Personally, I am not a fan of Valentine's Day. I think it's an overpriced marketing ploy, and I think if someone shows you love all 365 (or 366 as in this year) days of the year, that is a lot more important that showing love with roses and candy and jewelry on one day of the year. A lot of the time, if a man does not get his woman the right Valentine, or send flowers, or be all romantic, she gets mad and then a fight ensues. Or, if someone is alone on Valentine's Day, often he/she gets all depressed because he/she is reminded of being all alone. There are so many other important things in life, and if you can find love with your friends, family, kids, whomever, be content. Some of us are just not meant to find a partner. I've stopped looking. I find my love with my kids, friends, family, and my kitty. No, I am not a crazy cat lady, she says as she coughs up a hair ball.
So, for all the lovers out there, if you didn't get the perfect Valentine but he/she remembers you on other days of the year, be thankful. And for those of us who are single, hope you had a fabulous day finding love in places you least expected it!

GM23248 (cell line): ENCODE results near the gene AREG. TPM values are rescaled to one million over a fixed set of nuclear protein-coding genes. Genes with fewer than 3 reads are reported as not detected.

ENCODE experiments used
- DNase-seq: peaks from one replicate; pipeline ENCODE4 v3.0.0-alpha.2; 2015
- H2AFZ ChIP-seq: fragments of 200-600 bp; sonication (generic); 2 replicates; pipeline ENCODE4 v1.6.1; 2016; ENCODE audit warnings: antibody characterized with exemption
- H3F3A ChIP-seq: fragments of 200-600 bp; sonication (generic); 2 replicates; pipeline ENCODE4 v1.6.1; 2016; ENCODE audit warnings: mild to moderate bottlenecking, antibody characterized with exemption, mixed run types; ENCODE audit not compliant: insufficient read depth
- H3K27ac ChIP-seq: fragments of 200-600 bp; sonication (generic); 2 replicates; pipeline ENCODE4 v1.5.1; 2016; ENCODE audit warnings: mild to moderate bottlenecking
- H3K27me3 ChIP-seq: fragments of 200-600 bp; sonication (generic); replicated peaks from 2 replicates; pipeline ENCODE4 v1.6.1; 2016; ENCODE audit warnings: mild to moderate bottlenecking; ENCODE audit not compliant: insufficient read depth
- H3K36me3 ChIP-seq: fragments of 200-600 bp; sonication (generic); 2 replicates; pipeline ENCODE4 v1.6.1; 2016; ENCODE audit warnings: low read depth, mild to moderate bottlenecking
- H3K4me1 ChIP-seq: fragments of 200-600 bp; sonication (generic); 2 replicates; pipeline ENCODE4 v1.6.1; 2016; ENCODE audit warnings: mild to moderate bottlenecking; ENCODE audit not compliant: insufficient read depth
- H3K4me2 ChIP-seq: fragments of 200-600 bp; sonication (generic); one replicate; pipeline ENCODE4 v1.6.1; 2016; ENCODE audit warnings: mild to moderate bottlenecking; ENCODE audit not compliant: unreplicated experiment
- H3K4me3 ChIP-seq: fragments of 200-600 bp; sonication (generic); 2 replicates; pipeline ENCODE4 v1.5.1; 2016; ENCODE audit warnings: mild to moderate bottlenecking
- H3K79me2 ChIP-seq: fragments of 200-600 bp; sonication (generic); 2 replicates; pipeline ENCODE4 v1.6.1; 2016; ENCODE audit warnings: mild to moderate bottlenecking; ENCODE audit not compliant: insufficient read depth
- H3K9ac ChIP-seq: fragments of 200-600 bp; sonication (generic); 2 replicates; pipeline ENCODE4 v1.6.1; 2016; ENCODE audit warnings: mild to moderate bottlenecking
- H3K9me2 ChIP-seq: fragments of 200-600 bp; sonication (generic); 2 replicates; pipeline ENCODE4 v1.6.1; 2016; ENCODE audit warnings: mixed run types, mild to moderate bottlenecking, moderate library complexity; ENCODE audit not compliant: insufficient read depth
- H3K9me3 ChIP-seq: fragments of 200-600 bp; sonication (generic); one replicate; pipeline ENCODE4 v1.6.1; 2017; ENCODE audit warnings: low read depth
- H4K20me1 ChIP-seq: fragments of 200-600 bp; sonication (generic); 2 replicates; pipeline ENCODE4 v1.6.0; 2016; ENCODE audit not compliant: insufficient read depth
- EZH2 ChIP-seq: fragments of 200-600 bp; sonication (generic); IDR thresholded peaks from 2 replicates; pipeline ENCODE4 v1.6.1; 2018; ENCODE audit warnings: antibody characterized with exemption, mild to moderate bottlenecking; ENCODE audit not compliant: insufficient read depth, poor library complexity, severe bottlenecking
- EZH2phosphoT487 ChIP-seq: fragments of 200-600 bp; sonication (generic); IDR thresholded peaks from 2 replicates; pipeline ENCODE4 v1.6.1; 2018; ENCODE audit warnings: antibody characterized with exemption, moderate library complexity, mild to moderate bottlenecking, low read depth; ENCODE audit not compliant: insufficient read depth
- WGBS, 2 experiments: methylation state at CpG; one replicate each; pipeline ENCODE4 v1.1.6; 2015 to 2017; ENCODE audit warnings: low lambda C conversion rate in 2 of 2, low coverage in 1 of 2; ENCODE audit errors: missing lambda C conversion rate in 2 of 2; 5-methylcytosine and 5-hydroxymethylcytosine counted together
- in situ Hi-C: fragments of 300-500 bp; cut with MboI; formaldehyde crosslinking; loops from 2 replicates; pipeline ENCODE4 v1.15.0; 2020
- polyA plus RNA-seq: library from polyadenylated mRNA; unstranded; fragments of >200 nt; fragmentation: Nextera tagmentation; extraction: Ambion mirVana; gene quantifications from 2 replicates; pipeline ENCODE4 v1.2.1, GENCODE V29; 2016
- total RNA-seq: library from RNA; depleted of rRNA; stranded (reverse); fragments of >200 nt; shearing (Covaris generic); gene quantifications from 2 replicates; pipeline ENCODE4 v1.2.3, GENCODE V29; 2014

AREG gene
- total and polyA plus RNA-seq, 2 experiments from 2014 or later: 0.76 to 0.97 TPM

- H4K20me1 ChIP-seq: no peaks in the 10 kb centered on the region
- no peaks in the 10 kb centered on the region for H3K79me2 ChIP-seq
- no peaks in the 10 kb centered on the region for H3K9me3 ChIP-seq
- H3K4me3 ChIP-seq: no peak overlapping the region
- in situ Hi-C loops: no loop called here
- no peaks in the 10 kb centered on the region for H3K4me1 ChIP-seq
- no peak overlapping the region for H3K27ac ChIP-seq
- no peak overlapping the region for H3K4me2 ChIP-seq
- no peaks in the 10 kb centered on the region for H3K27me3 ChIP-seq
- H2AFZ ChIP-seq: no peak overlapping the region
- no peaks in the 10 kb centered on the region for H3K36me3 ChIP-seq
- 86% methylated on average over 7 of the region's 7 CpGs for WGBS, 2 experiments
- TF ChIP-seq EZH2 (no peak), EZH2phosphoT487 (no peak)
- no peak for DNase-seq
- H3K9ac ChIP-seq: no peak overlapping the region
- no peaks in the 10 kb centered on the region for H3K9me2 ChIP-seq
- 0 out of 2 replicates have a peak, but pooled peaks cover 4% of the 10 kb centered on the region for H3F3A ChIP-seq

Just think.... tomorrow all that candy will be ON SALE!
What is Valentine's Day anyway? Does anyone know how it started?
Valentine is a saint in the Roman Catholic religion. So, if you like Valentine's Day, thank a Catholic! If you don't, you can add this to the long list of things we Catholics get blamed for.
There are a couple possible martyrs who might be the original St. Valentine after whom this day is named. One defied Emperor Claudius II and performed marriage ceremonies for young soldiers. Claudius had forbidden young men to marry, because he thought single men made better soldiers. Valentine was ordered to be executed for his defiance. Other stories suggest that Valentine was executed when he helped Christians escape Roman prisons. While imprisoned prior to his execution, Valentine sent a love letter to his jailer's daughter and signed it "from your Valentine."
Some believe that Valentine's Day coincides with his birth or death, but others believe that it was selected as his feast day to Christianize the pagan festival celebrating fertility. That festival is called Lupercalia and is in honor of Faunus, the Roman god of agriculture. It is also in honor of the two founders of Rome, Romulus and Remus. No, not the two little creepy dudes from the Hercules movie. Eventually, Lupercalia was outlawed, but Valentine's Day was still not associated with love as it is today.